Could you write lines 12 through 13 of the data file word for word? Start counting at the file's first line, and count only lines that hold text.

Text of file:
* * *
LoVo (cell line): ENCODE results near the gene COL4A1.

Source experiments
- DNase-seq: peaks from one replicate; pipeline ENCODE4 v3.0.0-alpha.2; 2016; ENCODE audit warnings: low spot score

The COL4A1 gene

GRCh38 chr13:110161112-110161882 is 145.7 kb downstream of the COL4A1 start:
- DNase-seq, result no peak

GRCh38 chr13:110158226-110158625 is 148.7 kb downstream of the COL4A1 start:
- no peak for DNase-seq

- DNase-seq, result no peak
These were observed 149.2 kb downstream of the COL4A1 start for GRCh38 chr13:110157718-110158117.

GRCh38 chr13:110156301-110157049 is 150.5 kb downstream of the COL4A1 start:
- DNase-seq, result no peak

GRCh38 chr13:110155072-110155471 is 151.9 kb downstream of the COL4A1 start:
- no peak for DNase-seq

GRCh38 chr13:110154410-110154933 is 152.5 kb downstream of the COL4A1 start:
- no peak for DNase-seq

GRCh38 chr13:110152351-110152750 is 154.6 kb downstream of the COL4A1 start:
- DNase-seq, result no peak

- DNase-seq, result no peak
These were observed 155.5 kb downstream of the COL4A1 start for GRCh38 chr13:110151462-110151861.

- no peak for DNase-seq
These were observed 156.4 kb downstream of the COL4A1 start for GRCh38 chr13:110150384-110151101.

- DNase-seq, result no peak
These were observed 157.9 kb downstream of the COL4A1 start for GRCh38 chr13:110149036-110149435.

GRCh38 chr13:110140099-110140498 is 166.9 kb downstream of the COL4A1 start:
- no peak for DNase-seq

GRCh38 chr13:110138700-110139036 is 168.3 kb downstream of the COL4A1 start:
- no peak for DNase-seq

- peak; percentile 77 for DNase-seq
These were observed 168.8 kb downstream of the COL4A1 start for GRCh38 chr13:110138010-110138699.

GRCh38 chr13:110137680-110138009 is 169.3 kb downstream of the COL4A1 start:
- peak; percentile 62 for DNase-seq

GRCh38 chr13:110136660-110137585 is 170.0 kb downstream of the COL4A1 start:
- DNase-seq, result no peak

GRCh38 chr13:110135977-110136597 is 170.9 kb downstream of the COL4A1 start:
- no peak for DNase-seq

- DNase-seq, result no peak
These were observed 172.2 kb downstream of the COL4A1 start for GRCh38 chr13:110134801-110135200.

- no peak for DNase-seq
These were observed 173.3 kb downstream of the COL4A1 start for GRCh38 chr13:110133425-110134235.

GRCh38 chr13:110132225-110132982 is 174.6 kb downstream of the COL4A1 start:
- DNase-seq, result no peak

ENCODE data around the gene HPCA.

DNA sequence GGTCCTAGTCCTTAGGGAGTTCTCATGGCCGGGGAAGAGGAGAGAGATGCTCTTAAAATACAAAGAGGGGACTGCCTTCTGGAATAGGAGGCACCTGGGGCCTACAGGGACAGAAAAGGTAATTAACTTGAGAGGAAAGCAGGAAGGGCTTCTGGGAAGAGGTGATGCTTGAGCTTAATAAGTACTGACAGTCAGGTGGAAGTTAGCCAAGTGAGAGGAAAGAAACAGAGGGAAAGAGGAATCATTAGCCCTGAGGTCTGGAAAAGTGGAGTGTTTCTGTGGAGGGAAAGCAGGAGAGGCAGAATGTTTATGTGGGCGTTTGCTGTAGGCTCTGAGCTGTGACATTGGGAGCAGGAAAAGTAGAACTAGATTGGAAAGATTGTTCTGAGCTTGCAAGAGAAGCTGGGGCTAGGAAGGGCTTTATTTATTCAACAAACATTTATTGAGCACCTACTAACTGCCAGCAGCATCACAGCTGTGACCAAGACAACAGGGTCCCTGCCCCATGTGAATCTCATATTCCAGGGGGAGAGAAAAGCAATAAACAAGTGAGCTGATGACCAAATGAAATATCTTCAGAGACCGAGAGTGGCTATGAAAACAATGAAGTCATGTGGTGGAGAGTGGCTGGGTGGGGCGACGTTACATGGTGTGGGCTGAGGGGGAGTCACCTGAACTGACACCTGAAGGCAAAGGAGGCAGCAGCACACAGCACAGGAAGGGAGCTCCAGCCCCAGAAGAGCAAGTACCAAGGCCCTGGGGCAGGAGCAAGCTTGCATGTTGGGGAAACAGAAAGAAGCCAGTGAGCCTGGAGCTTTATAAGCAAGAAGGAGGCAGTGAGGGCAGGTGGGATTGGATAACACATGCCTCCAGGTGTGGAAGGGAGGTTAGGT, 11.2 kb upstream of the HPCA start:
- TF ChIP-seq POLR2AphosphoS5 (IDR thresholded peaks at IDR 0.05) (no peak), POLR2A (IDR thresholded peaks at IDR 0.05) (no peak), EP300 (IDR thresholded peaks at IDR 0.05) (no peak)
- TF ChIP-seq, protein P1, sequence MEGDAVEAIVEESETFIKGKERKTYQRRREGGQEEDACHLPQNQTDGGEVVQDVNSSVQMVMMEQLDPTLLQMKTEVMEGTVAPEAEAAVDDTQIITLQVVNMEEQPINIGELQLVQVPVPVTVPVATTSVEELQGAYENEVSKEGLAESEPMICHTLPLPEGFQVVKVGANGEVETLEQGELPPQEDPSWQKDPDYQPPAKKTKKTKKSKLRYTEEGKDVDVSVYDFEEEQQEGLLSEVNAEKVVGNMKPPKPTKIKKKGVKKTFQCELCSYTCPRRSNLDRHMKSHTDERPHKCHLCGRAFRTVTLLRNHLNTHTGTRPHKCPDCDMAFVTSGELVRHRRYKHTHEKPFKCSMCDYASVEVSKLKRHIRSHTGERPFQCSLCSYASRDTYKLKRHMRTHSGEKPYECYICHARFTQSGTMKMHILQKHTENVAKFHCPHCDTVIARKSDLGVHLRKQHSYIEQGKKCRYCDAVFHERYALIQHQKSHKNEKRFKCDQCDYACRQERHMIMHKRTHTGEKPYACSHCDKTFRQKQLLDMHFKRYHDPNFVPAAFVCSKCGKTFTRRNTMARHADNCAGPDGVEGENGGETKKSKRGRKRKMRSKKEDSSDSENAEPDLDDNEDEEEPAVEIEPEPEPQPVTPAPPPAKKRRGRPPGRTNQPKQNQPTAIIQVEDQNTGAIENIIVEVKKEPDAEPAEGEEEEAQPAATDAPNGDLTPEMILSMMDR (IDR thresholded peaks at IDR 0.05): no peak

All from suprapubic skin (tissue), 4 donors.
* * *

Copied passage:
- DNase-seq, result no peak

GRCh38 chr13:110155072-110155471 is 151.9 kb downstream of the COL4A1 start: